Utility and laundry rooms need strong general lighting and possibly additional task lighting. Large, energy-efficient fluorescent fixtures can provide plenty of general lighting at an affordable cost. Recessed fixtures can be installed for extra illumination over task areas such as laundry machines, ironing boards, and workbenches.

Outdoor Lighting

Outdoor lighting is the first thing that welcomes your guests as they approach your house. Outdoor fixtures add to the style and personality to your home and provide essential home security.

Outdoor lighting also allows you to take advantage of your outdoor spaces after dark and adds value to your home. Thomas Lighting outdoor fixtures are available in a wide range of styles to allow you to harmonize the lighting with the architecture of your home.

Security and savings from outdoor lighting

Police and security professionals agree that good outdoor lighting is one of the least expensive and most effective security measures a homeowner can take. Leaving lights on through the night can increase security, but can also raise your electricity bill. Thomas Lighting offers a range of outdoor lighting fixtures that use energy-saving compact fluorescent lights (CFLs) to help lower utility bills and your “carbon footprint,” while still providing ample lighting for safety.

The latest compact fluorescent bulbs will operate well down to 25ºF, and “cold start” CFLs are available that can operate down to 10Fº.

It’s important to note that some municipalities have implemented special building codes related to the type of lighting you are allowed to use outdoors. Some require special “Dark Sky” compliant fixtures. Check with your local municipality regarding lighting codes before installing outdoor lighting.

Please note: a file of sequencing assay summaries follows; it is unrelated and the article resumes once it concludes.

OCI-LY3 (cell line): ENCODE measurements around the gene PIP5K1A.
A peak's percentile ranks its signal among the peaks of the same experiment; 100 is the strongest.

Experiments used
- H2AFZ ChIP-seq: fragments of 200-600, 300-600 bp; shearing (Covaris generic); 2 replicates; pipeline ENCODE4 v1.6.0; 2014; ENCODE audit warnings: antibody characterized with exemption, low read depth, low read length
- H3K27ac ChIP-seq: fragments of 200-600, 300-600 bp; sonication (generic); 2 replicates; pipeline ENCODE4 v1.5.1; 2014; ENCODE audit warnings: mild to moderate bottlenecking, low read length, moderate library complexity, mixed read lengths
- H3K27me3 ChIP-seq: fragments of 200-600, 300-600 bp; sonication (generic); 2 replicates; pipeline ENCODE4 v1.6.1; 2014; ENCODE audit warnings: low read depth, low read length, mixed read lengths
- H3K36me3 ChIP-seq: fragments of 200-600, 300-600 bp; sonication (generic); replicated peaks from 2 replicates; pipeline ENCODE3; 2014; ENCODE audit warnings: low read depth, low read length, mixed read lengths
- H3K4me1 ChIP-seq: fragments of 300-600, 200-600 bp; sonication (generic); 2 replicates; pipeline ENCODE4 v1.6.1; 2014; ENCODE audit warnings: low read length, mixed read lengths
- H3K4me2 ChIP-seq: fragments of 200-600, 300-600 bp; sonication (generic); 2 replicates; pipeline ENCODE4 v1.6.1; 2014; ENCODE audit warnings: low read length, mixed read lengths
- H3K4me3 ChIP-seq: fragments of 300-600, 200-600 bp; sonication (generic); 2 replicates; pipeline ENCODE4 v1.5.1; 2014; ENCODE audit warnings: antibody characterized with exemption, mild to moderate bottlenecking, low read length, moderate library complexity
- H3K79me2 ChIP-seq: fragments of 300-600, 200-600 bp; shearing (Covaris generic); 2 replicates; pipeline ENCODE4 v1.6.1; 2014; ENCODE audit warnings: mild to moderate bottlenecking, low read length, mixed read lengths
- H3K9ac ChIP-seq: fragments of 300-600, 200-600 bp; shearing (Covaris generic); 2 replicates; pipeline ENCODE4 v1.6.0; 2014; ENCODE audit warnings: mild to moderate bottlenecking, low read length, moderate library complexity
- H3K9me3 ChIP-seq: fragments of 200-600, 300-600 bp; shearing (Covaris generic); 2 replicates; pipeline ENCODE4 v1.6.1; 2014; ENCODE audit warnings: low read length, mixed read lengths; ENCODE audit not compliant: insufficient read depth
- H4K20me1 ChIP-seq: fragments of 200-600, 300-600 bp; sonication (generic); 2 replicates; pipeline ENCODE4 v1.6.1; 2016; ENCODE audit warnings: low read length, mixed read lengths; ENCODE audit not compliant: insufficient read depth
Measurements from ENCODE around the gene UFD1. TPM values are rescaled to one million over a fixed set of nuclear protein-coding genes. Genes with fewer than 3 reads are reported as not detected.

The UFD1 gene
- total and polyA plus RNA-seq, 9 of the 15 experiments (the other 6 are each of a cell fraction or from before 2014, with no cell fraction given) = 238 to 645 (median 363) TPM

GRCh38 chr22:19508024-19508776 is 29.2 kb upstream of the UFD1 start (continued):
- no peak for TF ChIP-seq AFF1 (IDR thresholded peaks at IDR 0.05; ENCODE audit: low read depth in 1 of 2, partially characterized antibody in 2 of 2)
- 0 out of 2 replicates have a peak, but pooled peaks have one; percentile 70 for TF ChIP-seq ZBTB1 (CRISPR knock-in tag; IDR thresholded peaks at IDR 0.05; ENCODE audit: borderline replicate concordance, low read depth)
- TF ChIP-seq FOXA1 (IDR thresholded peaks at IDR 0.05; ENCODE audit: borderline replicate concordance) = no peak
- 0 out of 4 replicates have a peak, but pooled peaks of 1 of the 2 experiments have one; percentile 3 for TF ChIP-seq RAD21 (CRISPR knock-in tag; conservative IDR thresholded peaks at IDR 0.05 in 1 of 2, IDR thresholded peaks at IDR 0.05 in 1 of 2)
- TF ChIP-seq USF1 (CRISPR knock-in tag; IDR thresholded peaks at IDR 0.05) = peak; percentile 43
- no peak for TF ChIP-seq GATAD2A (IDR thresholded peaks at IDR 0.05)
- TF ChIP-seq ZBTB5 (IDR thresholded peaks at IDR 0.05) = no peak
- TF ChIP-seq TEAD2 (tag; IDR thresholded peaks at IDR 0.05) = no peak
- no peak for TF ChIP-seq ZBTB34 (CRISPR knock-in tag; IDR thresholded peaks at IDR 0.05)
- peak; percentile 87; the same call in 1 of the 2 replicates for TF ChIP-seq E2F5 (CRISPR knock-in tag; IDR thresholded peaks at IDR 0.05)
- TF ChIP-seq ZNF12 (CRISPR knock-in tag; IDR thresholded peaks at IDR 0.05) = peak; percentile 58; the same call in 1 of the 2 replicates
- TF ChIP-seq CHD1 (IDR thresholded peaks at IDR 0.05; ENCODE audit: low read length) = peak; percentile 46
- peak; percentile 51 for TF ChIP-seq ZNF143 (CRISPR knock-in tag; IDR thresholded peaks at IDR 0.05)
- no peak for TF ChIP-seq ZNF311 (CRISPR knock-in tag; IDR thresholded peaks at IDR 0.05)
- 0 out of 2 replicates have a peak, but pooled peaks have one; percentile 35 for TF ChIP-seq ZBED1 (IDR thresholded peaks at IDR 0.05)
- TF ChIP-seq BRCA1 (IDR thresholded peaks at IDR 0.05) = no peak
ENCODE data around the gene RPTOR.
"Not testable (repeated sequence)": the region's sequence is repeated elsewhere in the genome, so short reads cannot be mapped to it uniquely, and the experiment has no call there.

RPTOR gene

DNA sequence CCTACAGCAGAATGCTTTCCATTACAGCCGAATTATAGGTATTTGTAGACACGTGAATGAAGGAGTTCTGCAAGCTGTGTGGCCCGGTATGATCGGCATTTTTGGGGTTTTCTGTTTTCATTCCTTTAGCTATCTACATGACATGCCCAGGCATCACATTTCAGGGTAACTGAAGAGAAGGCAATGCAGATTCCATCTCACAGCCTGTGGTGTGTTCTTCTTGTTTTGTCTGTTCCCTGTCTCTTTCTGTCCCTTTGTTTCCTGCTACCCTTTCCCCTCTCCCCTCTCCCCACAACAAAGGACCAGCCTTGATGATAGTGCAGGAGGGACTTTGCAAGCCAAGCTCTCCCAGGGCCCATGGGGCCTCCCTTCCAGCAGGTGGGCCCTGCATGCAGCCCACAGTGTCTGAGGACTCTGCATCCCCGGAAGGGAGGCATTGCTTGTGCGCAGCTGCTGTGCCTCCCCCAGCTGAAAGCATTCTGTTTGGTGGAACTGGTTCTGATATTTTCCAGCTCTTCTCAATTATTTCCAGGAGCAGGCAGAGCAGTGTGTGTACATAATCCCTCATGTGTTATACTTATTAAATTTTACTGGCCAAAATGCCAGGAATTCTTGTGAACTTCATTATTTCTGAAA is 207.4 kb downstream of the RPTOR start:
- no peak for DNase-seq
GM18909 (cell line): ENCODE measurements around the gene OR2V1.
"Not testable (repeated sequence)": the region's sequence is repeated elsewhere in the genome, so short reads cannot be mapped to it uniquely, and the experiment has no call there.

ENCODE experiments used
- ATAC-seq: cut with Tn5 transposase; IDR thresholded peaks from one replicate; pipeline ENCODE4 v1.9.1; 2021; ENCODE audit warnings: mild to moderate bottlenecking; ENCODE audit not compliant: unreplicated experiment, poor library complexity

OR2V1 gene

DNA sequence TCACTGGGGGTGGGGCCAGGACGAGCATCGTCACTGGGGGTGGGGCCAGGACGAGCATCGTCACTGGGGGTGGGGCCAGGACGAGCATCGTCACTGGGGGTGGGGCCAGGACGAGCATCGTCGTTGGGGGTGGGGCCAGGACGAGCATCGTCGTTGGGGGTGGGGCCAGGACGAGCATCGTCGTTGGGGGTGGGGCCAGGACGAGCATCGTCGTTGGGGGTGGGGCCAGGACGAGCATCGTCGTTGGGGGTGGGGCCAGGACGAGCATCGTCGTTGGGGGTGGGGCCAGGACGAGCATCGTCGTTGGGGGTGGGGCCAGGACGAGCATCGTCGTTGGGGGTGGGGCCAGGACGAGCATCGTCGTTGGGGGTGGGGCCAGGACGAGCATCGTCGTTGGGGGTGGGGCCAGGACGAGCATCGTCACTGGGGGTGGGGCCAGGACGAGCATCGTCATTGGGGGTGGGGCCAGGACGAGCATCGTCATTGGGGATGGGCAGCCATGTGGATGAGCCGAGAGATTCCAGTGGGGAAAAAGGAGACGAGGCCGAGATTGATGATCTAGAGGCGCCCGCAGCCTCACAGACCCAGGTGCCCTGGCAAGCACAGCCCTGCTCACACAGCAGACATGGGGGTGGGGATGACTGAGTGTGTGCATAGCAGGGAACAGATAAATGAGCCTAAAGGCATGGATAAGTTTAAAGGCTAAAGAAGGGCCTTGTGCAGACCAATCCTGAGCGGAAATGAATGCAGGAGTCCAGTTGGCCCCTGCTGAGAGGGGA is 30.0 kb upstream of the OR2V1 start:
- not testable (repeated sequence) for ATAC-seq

Front entrance lighting allows you to easily identify visitors and greet guests. Wall fixtures on each side of the door will give your home a warm, welcoming feel, while assuring the safety of those who enter.

Under a porch or other overhang, you can use recessed, ceiling fixtures, or even chain-hung fixtures, but be certain that they are rated for outdoor use. If using recessed lights outdoors, be certain the choose trims that won’t accumulate trapped bugs.

Outside of the garage lighting can be done with wall fixtures on each side of garage door(s) or with a single fixture above the doors. For energy savings, consider installing a motion sensor, timer switch, or a photocell that turns the lights on at dusk and off at dawn.

Lighting all sides of your home

Illuminating the sides and back of your house can also help increase security. You can install spotlights on your eaves or under soffits, or use uplighting ground spotlights to light up the sides and back. If using uplighting, aim the fixtures so that the light is blocked by your eaves to reduce “light pollution.”

To conserve energy, you can install motion sensors that will switch on the light only when someone moves into the area.

If lighting rear or side entrances with a single wall fixture, install it on the keyhole side of the door.

Steps, walkways, and driveways, as well as decks, porches and patios should have sufficient light for safe, easy movement after dark. You can use any combinations of path lights, post lanterns, and lights mounted on the house to light the way.

Be certain your fixtures are rated and wired for outdoor use.

For areas with extremely corrosive environments, such as the seashore, plastic outdoor fixtures may be the best choice.

Click here to view a list of online Thomas Lighting retailers.